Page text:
Menu of Selected Tribal Laws Related to Mosquito and Vector Control

American Indian and Alaska Native tribes are sovereign nations that maintain a government-to-government relationship with the United States.1 There are currently 567 federally recognized tribes throughout the contiguous United States and Alaska.2 In addition to exercising political sovereignty, tribes exercise cultural sovereignty through traditions and religious practices unique to each tribe’s history and culture.3 Cultural sovereignty “encompasses the spiritual, emotional, mental, and physical aspects” of Native people’s lives and is a foundation to tribal exercise of political sovereignty.4

As sovereign nations, tribes have inherent authority to protect the public health and welfare of their citizens and “to make their own laws and be ruled by them.”5 Thus, in the context of vector-borne disease control, tribes have the authority to engage in vector-control activities using methods most appropriate for their communities.6 Tribes have exercised this authority by passing laws related to mosquito and vector control and by providing mosquito and vector control services through tribal agencies and programs.7

This menu offers examples of selected tribal laws related to mosquito and vector control. It can be used by jurisdictions interested in developing or updating their own vector-borne disease control laws to respond to vector-borne disease threats, such as the Zika virus.8 Tribal laws provide examples of vector control laws in various settings, including solid waste management, nuisance control, and insecticide use.

For more information about the Zika Virus, visit CDC’s web page. CDC’s Office of Tribal Affairs and Strategic Alliances also maintains a Zika Resources for Tribes web page.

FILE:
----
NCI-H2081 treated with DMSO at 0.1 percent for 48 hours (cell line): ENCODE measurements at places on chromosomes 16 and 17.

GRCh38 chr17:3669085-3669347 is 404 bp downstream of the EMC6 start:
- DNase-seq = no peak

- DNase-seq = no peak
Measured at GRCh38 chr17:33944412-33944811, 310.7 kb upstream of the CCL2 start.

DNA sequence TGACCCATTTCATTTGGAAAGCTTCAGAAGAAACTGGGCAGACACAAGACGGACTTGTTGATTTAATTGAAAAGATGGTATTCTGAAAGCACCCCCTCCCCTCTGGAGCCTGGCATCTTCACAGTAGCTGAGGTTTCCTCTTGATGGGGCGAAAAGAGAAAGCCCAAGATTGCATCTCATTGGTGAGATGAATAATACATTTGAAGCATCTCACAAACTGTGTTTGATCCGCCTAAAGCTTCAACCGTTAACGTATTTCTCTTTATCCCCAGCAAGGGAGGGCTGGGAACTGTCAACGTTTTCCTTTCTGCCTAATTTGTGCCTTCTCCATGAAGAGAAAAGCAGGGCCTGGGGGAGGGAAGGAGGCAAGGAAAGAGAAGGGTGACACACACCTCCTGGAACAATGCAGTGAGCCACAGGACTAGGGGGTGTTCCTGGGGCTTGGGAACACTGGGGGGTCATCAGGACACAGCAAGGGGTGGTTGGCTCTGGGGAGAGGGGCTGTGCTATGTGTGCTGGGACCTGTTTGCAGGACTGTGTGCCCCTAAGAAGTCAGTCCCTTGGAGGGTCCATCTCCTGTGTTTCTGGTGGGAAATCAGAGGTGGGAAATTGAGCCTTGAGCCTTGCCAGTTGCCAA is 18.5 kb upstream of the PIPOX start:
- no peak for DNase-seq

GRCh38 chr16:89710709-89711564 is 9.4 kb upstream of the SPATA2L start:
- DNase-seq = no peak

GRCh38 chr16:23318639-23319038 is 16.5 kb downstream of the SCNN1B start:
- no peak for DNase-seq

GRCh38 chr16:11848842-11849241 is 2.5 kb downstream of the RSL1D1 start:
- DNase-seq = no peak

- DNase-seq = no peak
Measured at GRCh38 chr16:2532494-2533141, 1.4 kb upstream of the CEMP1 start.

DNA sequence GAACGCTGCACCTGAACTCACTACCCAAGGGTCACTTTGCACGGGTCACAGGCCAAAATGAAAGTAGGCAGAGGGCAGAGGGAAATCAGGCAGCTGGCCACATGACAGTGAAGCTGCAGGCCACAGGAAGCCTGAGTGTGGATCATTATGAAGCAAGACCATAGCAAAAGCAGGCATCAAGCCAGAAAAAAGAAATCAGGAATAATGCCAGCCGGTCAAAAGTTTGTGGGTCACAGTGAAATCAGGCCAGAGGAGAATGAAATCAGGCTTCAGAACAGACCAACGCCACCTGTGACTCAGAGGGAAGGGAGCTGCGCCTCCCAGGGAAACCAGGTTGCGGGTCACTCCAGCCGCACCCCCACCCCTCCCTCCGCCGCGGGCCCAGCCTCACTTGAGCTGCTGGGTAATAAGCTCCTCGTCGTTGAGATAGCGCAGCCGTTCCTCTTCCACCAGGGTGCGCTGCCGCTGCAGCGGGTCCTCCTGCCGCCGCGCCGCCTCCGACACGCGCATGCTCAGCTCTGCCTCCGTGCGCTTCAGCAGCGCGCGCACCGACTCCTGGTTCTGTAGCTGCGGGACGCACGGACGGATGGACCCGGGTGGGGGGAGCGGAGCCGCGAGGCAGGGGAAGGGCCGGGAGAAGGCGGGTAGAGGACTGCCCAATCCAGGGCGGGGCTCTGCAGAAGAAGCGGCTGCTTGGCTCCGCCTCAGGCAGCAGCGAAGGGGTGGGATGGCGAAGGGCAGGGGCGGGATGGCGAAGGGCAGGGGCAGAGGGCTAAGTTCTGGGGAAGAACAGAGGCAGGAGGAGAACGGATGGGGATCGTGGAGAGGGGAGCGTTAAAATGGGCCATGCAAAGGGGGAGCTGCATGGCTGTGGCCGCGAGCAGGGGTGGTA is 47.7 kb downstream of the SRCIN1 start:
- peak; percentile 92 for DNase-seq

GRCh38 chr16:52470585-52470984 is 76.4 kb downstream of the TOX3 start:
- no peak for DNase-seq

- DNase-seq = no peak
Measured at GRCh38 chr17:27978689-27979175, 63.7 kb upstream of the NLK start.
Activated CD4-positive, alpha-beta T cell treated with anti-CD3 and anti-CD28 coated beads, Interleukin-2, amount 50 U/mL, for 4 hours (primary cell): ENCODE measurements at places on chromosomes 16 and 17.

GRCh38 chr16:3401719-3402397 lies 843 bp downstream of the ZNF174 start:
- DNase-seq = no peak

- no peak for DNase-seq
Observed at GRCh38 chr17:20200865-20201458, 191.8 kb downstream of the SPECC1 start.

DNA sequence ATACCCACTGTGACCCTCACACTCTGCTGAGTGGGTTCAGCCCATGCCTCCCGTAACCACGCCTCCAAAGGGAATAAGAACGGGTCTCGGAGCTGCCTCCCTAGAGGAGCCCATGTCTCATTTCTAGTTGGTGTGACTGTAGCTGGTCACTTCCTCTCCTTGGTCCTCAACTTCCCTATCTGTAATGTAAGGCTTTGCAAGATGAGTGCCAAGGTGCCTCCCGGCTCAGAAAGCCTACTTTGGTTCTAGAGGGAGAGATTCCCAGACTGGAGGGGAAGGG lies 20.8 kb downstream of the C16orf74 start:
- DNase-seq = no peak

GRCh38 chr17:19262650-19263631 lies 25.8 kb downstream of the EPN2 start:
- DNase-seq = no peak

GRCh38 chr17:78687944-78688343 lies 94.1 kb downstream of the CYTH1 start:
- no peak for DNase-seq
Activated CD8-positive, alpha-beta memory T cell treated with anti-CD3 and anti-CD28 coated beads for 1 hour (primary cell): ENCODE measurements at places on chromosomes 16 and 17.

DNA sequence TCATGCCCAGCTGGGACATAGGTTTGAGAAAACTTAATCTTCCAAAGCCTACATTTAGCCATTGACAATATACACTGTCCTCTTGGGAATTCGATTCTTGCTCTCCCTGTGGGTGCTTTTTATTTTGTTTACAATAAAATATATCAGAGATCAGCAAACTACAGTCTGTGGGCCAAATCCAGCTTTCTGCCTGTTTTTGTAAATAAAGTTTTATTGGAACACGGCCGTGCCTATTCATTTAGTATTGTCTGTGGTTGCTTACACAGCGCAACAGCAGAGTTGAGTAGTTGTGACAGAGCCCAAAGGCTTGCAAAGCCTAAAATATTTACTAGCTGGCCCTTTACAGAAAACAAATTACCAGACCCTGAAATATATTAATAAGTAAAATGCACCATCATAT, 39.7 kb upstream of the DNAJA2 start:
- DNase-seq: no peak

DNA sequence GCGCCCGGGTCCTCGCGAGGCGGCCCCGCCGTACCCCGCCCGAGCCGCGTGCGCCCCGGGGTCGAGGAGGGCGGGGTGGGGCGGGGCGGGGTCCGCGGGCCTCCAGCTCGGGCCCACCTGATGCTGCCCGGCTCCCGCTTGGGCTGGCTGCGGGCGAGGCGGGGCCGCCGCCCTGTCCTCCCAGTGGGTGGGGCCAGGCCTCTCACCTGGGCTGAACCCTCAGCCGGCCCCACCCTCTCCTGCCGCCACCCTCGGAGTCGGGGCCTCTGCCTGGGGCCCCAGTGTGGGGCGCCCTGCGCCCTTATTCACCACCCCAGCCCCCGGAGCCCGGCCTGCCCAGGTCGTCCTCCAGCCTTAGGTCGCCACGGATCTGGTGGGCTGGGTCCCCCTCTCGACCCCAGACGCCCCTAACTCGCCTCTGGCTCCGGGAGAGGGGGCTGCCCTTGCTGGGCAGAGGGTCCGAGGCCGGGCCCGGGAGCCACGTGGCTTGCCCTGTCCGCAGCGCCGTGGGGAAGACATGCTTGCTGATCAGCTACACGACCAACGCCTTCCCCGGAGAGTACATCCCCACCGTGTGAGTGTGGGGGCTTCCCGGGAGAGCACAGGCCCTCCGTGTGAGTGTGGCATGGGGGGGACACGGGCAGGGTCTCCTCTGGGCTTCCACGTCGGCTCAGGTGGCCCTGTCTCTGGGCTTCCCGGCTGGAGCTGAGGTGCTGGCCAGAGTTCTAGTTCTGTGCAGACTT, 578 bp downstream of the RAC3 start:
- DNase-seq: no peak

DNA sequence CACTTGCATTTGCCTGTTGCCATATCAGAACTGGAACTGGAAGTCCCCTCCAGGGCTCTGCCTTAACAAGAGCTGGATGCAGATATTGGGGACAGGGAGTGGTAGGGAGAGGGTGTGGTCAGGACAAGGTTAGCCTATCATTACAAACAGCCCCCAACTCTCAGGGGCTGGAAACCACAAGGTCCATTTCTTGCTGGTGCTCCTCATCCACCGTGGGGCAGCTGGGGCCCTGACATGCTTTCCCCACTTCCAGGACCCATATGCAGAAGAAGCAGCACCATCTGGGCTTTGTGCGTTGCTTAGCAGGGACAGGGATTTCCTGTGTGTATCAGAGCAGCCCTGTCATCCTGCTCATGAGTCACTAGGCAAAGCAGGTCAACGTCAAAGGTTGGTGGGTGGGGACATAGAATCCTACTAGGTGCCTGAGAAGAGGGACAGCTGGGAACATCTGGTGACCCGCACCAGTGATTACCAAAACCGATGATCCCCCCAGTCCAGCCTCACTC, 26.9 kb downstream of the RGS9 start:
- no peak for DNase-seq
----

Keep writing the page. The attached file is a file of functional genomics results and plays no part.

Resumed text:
Solid Waste Management Laws

One method of controlling mosquito and other vectors is by managing solid waste. Solid waste refers “mainly to non-biodegradable items of household, community and industrial waste.”9 Vector control laws require proper disposal, collection, and storing of waste in order to limit breeding grounds for mosquitos and other vectors.10 For example, the Swinomish Tribal Code requires that “[a]ll solid waste shall be stored so that it does not . . . [a]ttract rodents, flies, mosquitoes, or other animals that do or may carry disease.”11

Similarly, the Cherokee Code of the Eastern Band of the Cherokee Nation requires that open dumps used for the disposal of solid waste be closed and that this waste be disposed of properly, as outlined in the code.12 The code further authorizes “the Deputy Operating Officer or his or her authorized representative in coordination with other Tribal programs as necessary, [to request the implementation of] effective vector control . . . measures” at those dumps.13

The Poarch Creek Indians Tribal Code incorporates federal disease vector control procedures for the operation of municipal solid waste landfill (MSWLF) units by reference.14 The law applies to MSWLF units on tribal property.15 Specifically, the federal law stipulates that “[o]wners or operators of all MSWLF units must prevent or control on-site populations of disease vectors using techniques appropriate for the protection of human health and the environment.”16